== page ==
Using ferric oxide () as an example, the fundamental formula of reductive dissolution is:
Reductants causing reductive dissolution include natural electron donors such as ascorbic acid and . Chelating species such as oxalate accelerate the process by detaching surface-bound , opening surface sites for further attack by reductants. Reductive dissolution is also promoted by light.
Reductive dissolution does not necessarily occur at the site of reductant adsorption, particularly for conductive specimens. Excess electrons injected into a hematite particle during a redox event can travel through the particle, causing reductive dissolution elsewhere on the particle. The transport of charge across a hematite particle is driven by differences in the surface potential of different crystal terminations.
Photocorrosion is the light-induced degradation and dissolution of semiconductor materials used as electrodes in photoelectrochemical cells. This can occur when photoexcited charge carriers change the oxidation state of surface atoms or ions, destabilizing the material. Materials with smaller bandgaps which can absorb larger regions of the solar spectrum are more susceptible to photocorrosion. In photocatalytic water splitting using a cadmium sulfide photoelectrode, for example, it is desired that holes () generated in by absorption of photons will oxidize hydroxyl species in solution:
The photocorrosion of some photo-absorbing electrodes can be mitigated by using protective thin film coatings.
Polar solid compounds can be amorphous or crystalline. Crystalline solids dissolve with breakdown of their crystal lattice, and due to their polarity, or non-polarity, mix with the solvent.
The solubility of polymers depends on the chemical bonds present in the backbone chain and their compatibility with those of the solvent. The Hildebrand solubility parameter is commonly used to evaluate polymer solubility. The closer the value of the parameters, the more likely dissolution will occur.
Rate of dissolution
The rate of dissolution quantifies the speed of the dissolution process. It depends on the chemical natures of the solvent and solute, the temperature (and possibly to a small degree, the pressure), the degree of undersaturation, the presence of a means of mixing during the dissolution, the interfacial surface area, and the presence of "inhibitors" (e.g., substances adsorbed on the surface).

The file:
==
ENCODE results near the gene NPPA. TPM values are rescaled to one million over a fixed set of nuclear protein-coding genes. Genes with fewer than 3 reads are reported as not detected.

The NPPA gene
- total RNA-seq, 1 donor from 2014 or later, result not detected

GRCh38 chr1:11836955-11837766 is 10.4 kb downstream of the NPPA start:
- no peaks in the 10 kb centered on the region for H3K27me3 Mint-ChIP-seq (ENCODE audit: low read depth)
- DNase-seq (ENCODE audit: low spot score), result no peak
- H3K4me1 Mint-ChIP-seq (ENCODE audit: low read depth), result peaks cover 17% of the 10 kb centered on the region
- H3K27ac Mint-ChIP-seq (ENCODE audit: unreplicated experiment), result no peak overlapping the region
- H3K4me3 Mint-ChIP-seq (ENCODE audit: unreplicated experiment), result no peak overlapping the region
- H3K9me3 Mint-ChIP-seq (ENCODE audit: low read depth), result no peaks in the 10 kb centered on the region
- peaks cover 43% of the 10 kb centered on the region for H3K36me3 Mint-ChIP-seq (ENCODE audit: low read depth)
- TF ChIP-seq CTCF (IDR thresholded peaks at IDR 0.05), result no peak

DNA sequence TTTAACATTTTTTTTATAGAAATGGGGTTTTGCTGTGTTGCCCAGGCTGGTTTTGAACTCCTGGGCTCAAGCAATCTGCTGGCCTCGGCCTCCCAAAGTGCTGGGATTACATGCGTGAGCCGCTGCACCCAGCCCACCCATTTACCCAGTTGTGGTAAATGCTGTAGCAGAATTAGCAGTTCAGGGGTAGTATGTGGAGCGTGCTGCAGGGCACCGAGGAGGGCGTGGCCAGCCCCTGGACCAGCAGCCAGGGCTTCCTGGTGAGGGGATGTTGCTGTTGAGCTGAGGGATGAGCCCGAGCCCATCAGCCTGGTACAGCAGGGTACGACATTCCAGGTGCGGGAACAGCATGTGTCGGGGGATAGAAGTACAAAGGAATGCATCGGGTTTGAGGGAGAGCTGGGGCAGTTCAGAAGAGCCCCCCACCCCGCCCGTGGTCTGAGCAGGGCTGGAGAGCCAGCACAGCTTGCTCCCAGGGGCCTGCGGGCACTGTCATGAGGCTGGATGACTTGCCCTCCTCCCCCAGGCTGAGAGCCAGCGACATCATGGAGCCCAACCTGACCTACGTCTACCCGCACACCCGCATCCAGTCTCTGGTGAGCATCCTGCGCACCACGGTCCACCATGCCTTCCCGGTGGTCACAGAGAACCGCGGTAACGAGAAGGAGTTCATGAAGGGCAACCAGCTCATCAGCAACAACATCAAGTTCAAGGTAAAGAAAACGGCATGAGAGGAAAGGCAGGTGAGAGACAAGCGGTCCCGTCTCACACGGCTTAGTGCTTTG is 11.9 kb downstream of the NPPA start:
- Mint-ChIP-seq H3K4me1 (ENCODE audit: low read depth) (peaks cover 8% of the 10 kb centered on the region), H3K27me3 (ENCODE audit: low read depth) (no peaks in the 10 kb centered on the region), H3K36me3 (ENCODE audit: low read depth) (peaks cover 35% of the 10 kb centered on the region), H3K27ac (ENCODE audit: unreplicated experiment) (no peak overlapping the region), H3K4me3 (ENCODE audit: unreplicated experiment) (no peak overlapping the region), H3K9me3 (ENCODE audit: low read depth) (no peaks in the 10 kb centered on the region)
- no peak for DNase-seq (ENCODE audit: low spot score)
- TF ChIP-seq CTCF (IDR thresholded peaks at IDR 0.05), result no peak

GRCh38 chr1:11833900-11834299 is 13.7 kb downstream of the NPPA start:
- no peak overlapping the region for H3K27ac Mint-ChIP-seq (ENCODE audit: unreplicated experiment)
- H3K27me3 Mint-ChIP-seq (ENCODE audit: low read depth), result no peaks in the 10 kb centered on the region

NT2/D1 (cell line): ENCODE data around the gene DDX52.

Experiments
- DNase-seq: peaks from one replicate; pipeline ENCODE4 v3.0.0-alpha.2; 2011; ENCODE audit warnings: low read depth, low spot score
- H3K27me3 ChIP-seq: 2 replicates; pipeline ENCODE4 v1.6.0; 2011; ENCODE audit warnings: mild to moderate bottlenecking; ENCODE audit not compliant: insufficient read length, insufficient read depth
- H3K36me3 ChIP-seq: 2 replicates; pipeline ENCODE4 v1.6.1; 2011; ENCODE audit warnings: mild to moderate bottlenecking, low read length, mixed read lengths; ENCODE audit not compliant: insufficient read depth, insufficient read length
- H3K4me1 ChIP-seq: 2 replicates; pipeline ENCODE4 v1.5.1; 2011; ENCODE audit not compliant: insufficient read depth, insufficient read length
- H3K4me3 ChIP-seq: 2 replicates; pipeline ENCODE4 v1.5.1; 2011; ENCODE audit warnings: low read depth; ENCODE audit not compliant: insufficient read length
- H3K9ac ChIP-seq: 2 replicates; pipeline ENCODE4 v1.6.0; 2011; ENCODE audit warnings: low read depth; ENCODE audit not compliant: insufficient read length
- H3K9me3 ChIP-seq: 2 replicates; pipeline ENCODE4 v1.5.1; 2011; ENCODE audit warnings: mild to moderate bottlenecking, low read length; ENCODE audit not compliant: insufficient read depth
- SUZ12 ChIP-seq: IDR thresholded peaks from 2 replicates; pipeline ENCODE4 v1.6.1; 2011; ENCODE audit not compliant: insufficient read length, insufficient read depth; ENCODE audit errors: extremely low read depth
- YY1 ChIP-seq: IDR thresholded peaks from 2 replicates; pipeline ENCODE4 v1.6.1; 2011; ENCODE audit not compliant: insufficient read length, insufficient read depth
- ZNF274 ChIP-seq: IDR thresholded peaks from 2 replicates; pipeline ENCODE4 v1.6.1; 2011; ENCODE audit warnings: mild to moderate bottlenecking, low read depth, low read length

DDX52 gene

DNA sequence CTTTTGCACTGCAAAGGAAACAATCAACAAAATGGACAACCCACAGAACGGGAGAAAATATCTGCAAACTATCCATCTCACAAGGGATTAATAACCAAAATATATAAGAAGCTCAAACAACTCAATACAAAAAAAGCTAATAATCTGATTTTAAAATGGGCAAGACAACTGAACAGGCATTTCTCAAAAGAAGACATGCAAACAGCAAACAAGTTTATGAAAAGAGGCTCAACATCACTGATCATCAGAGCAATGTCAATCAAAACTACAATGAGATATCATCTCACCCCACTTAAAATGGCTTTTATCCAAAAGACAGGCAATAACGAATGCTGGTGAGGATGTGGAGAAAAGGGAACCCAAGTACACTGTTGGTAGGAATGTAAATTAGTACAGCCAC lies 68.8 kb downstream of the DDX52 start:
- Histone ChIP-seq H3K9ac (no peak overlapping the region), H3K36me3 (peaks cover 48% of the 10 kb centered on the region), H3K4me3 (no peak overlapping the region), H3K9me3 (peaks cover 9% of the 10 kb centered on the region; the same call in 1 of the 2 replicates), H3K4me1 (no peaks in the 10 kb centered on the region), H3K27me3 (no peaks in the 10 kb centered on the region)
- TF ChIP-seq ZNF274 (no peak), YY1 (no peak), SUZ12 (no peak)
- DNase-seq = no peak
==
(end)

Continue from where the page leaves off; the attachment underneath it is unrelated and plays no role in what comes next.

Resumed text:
The rate can be often expressed by the Noyes–Whitney equation or the Nernst and Brunner equation of the form:
- m = mass of dissolved material
- t = time
- A = surface area of the interface between the dissolving substance and the solvent
- D = diffusion coefficient
- d = thickness of the boundary layer of the solvent at the surface of the dissolving substance
- Cs = mass concentration of the substance on the surface
- Cb = mass concentration of the substance in the bulk of the solvent
For dissolution limited by diffusion, Cs is equal to the solubility of the substance. When the dissolution rate of a pure substance is normalized to the surface area of the solid (which usually changes with time during the dissolution process), then it is expressed in kg/m2s and referred to as "intrinsic dissolution rate". The intrinsic dissolution rate is defined by the United States Pharmacopeia.
Dissolution rates vary by orders of magnitude between different systems. Typically, very low dissolution rates parallel low solubilities, and substances with high solubilities exhibit high dissolution rates, as suggested by the Noyes-Whitney equation. However, this is not a rule.